ZnBeO and ZnCdSeO alloys have been disclosed as materials for the improvement in performance, function, and capability of semiconductor devices. The alloys can be used alone or in combination to form active photonic layers that can emit over a range of wavelength values.

Materials with both larger and smaller band gaps would allow for the fabrication of semiconductor heterostructures that have increased function in the ultraviolet (UV) region of the spectrum. ZnO is a wide band-gap material possessing good radiation-resistance properties. It is desirable to modify the energy band gap of ZnO to smaller values than that for ZnO and to larger values than that for ZnO for use in semiconductor devices. A material with band gap energy larger than that of ZnO would allow for the emission at shorter wavelengths for LED (light emitting diode) and LD (laser diode) devices, while a material with band gap energy smaller than that of ZnO would allow for emission at longer wavelengths for LED and LD devices.

The amount of Be in the ZnBeO alloy system can be varied to increase the energy bandgap of ZnO to values larger than that of ZnO. The amount of Cd and Se in the ZnCdSeO alloy system can be varied to decrease the energy band gap of ZnO to values smaller than that of ZnO. Each alloy formed can be undoped or can be p-type doped using selected dopant elements, or can be n-type doped using selected dopant elements.

The layers and structures formed with both the ZnBeO and ZnCdSeO semiconductor alloys — including undoped, p-type-doped, and n-type-doped types — can be used for fabricating photonic and electronic semiconductor devices for use in photonic and electronic applications. These devices can be used in LEDs, LDs, FETs (field effect trasnstors), PN junctions, PIN junctions, Schottky barrier diodes, UV detectors and transmitters, and transistors and transparent transistors. They also can be used in applications for light-emitting display, backlighting for displays, UV and visible transmitters and detectors, high-frequency radar, biomedical imaging, chemical compound identification, molecular identification and structure, gas sensors, imaging systems, and for the fundamental studies of atoms, molecules, gases, vapors, and solids.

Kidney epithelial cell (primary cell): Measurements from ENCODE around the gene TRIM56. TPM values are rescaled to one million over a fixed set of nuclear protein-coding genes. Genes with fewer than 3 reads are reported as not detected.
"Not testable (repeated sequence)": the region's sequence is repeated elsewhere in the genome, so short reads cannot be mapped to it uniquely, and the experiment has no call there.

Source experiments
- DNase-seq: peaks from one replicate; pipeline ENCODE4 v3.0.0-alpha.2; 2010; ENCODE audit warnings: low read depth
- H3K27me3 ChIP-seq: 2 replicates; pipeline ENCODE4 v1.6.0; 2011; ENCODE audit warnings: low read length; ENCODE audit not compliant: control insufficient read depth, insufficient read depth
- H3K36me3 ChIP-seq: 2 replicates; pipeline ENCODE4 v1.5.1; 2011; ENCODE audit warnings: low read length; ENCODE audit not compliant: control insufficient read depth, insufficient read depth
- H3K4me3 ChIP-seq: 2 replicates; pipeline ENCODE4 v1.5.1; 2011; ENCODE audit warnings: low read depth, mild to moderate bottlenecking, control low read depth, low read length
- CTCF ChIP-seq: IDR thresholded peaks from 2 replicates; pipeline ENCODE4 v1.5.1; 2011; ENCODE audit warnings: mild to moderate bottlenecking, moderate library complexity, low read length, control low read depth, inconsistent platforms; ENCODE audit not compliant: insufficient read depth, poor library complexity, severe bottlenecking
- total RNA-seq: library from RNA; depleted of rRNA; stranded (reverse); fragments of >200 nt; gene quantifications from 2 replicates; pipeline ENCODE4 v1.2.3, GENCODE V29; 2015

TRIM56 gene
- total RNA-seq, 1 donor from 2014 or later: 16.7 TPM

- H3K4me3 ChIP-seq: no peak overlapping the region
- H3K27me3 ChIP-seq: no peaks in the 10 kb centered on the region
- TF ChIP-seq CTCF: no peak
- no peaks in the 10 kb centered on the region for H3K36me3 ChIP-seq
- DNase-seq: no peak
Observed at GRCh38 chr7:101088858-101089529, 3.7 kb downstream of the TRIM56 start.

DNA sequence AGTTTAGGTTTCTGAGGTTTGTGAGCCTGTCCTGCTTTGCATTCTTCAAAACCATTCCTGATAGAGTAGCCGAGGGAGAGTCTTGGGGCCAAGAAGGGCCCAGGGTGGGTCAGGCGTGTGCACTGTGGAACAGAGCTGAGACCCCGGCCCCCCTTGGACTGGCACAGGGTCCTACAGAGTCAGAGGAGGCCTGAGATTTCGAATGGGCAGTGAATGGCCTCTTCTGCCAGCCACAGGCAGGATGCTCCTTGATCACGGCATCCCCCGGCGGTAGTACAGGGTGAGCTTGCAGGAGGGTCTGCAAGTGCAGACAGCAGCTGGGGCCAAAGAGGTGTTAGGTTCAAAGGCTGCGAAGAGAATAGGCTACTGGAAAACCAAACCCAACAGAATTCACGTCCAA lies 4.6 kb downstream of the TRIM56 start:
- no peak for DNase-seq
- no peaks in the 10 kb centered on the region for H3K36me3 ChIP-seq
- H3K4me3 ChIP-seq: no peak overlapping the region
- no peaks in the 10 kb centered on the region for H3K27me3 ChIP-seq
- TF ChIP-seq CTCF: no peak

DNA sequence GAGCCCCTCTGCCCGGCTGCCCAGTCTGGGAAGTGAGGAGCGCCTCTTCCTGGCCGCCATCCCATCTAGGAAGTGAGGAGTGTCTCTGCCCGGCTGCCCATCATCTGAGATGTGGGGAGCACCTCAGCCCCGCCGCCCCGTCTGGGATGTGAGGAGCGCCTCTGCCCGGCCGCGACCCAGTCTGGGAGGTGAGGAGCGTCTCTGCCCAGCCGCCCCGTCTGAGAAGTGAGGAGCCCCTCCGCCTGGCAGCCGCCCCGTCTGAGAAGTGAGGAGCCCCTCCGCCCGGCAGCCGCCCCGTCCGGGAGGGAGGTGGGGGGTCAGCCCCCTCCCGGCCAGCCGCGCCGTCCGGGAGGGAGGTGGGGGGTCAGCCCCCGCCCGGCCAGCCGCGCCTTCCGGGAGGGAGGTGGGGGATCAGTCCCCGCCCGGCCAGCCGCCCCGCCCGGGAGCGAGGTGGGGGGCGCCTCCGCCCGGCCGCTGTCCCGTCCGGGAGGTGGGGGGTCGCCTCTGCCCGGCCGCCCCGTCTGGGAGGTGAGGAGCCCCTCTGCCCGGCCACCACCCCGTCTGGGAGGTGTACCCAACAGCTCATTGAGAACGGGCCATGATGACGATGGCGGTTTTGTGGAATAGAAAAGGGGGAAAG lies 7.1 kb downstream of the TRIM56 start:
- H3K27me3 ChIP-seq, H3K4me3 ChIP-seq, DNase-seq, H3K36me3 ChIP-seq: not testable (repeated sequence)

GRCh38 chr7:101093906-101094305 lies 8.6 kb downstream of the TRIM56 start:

This work was done by Yungryel Ryu, Tae S. Lee, and Henry W. White of MOXtronics for Goddard Space Flight Center. GSC-15634-1

NASA Tech Briefs Magazine

This article first appeared in the July, 2009 issue of NASA Tech Briefs Magazine.

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